Ask Agung Alit, co-founder of Mitra Bali, an artisan partner in Indonesia, to roll up his sleeve and you’ll discover an eye-catching tattoo.
The words “fair trade” scroll up his forearm.
The permanent marking is just one indication of how committed and passionate Agung and his wife Hani are about empowering handicraft producers in the area and supporting them by giving work opportunities based on respect and trust.
“Fair trade is a good way to support the artisans and the planet. That’s what we believe very much,” he told us while visiting Ten Thousand Villages in Canada last month and taking some time out between sessions during our annual conference.
The working poor
Agung and Hani launched Mitra Bali back in 1993 after Agung, who was a tour guide at the time, noticed that many of the hardworking handicraft makers he was introducing to tourists were barely making ends meet. This, despite doing a booming business at bustling local craft and souvenir markets for tourists visiting Bali from around the world.
“The main problem in Bali with the handicraft sector is payment – unfair payment,” he explained.
In other words, while from the outside Bali may seem like an idyllic paradise where purchasing kites, baskets or jewellery directly from the artisans makes tourists feel they are supporting the local economy, that’s rarely the case. Instead, the majority of the money goes to wealthy middlemen who place the orders or rent the market stalls. Makers often receive no deposit and usually wait four to six months to be paid – if they’re compensated at all. It’s precarious work.
But Mitra Bali? As a fair trade organization, the 250 makers receive a 50 per cent deposit when they accept an order and receive the balance within about a week after the pieces are complete. And if the makers are concerned they’ll be unable to finish the order on time, Agung, Hani and the Mitra Bali employees have been known to pitch in and help out.
“To us at Mitra Bali, payment is not a matter of giving money. This is empathy and solidarity. That’s why we do it,” said Agung.
True to their beliefs
Hani, who met Agung when they were both in law school, and who uses her decades of corporate experience to run the business side of the operation, agreed that supporting makers to help create a more fair and equitable Balinese society is at the very heart of their mission.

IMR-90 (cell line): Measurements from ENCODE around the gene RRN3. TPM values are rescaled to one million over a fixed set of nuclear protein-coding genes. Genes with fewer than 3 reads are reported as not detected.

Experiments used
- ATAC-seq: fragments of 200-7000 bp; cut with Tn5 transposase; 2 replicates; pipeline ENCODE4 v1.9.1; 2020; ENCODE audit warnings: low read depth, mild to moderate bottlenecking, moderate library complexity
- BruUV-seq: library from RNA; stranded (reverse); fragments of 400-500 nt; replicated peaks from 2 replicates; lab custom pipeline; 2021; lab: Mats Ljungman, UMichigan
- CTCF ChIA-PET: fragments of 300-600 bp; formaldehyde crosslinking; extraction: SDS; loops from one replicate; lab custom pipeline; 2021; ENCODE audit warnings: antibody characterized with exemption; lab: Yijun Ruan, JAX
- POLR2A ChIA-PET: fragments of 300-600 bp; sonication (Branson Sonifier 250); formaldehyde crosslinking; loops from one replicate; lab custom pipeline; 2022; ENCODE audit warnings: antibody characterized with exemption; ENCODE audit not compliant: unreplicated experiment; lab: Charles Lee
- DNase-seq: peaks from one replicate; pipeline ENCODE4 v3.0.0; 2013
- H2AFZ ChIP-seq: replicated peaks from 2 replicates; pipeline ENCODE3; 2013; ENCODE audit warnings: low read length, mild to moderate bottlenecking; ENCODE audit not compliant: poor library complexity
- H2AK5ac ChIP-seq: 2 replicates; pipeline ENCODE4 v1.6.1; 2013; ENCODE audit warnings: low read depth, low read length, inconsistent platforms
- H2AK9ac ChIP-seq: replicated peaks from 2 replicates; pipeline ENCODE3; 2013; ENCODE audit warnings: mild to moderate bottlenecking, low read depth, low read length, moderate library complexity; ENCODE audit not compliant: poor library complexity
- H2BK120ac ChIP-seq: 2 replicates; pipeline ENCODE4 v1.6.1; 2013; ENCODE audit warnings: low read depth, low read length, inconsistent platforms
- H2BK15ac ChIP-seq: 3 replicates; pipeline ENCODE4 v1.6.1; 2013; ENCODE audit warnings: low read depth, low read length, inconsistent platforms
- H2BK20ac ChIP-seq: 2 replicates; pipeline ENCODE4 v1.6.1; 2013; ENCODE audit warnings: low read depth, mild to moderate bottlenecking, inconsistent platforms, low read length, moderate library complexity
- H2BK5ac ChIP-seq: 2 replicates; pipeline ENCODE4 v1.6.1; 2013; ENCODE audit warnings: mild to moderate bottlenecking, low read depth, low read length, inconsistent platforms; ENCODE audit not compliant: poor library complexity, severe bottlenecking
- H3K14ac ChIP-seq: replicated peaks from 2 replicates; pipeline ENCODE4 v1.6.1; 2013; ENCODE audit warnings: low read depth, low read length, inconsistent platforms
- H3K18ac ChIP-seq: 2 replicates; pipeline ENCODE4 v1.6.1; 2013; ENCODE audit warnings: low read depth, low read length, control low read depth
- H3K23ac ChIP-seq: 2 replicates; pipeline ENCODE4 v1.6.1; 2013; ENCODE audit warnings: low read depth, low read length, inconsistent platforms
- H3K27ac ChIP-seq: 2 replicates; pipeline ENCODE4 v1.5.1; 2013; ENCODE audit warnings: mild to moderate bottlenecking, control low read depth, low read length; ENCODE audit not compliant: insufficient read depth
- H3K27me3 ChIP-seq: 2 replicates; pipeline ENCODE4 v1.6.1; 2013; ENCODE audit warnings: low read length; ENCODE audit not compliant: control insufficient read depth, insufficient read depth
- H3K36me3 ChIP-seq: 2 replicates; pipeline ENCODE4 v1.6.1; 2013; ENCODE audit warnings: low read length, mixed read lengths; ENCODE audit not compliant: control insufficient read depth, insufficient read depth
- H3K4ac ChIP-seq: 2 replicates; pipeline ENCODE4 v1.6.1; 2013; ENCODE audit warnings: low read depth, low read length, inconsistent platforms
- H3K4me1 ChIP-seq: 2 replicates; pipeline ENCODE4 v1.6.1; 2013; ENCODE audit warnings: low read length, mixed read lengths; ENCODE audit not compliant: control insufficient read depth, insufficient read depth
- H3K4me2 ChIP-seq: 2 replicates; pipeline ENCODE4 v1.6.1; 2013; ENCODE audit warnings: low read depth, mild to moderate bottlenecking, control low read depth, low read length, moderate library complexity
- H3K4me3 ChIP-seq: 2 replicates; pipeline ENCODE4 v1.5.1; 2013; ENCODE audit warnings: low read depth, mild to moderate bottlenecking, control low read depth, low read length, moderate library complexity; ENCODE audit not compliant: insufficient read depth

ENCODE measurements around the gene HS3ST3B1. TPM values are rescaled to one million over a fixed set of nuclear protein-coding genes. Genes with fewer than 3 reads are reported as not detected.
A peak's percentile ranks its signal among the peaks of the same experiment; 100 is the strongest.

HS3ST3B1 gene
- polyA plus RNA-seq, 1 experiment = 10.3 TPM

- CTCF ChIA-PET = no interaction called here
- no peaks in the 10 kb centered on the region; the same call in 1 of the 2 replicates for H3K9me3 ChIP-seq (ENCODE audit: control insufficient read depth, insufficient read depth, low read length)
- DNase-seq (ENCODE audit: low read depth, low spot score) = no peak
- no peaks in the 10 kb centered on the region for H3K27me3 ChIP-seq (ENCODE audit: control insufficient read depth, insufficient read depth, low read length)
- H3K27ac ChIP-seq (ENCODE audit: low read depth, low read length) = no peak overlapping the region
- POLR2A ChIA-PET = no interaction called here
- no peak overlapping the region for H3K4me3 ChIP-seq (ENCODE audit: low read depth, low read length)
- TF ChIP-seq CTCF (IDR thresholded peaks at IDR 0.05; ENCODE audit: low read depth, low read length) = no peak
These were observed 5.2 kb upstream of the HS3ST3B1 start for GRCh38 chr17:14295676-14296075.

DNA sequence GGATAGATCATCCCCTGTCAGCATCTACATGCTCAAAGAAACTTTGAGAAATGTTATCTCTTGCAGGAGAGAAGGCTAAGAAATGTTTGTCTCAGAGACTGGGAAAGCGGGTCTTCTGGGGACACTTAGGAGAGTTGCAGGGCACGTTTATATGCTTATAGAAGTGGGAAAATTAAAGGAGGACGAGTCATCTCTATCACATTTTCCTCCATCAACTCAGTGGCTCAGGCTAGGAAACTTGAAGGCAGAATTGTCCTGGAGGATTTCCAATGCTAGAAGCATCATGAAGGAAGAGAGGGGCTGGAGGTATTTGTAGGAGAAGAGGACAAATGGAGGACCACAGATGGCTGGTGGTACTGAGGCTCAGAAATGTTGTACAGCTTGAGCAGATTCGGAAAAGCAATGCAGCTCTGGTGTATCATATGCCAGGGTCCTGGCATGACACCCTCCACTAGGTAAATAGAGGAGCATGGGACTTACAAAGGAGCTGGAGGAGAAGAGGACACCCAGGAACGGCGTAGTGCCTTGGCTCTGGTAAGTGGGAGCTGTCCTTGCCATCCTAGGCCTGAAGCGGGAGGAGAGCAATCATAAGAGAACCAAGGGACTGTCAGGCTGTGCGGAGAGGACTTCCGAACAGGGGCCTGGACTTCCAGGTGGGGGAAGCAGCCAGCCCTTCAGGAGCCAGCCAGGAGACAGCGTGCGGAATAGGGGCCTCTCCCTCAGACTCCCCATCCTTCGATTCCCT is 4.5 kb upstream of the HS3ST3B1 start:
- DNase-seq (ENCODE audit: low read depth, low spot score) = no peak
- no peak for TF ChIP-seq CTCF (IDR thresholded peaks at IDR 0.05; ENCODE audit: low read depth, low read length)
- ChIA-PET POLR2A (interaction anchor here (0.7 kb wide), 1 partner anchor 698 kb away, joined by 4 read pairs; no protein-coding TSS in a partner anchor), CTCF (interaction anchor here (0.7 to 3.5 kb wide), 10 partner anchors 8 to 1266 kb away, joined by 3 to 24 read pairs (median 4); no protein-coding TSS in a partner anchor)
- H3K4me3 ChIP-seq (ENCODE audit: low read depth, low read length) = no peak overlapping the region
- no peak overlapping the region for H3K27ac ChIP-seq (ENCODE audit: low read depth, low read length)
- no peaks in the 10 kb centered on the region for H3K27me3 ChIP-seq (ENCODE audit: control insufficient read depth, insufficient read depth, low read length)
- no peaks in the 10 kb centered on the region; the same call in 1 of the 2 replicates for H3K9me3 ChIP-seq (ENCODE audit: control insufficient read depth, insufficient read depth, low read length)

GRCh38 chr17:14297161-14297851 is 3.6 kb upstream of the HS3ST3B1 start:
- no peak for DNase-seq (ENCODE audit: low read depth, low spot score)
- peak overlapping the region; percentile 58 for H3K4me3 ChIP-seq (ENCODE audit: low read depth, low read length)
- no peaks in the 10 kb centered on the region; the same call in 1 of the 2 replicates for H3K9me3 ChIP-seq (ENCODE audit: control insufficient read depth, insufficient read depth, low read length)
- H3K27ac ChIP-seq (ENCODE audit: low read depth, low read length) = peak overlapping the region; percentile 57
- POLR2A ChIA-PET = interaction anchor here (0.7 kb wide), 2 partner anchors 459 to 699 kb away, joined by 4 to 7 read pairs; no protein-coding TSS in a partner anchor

“We are not big. We are not rich. We want to protect the artisans,” she explained.
That commitment is all the more impressive in light of how many multinational corporations have approached her to talk about supplying their stores. Hani says she’s more interested in staying true to her beliefs and abiding fair trade principles, such as ensuring all makers are old enough to work. (Mitra Bali checks maker identification cards to be sure it doesn’t unwittingly support child labour.)
Now nearly 25 years in, Mitra Bali can point to a myriad of success stories, from the maker who earned enough money to buy land and farm full-time to the countless others who earned enough to educate their children, update their temples and even buy cars, making transportation and day-to-day life much easier. The couple also all but adopted two village children who went on to graduate school, speak English and still live nearby.
Surviving and thriving after terror
These stories are even more astounding, considering that Agung’s own personal one is rife with hardship and tragedy. His father and six uncles were all executed during the 1965-66 Indonesian mass killings during an era of civil unrest that targeted Communist sympathizers and leftists. His mother and step-mother, teachers, also had to flee in order to stay alive.
Although Agung was considered “a son of a communist” and found it difficult to attend school or find work, he focused on finding ways to survive.
“Because I’m wild, I learned guitar. I speak English and that helps me a lot. I learn new things,” he told us.
It was that spirit that caught Hani’s eye at a concert where she was playing keyboard with a well-known Balinese band. (Her family didn’t know she was moonlighting as a musician while in law school!)
“And then I saw him dancing like crazy,” she said, laughing. “I was curious. Who is this guy?”
Decades later, Hani and Agung who now have two adult children, are still making waves. And now that we’ve met them in person and heard their stories, we’re even more excited to continue our partnership with Mitra Bali. The feeling is mutual.
“Ten Thousand Villages is our role model. We really want to have the stand-up, strong institution with nice things that can make change and support real people,” said Agung. “We can do it together I believe.”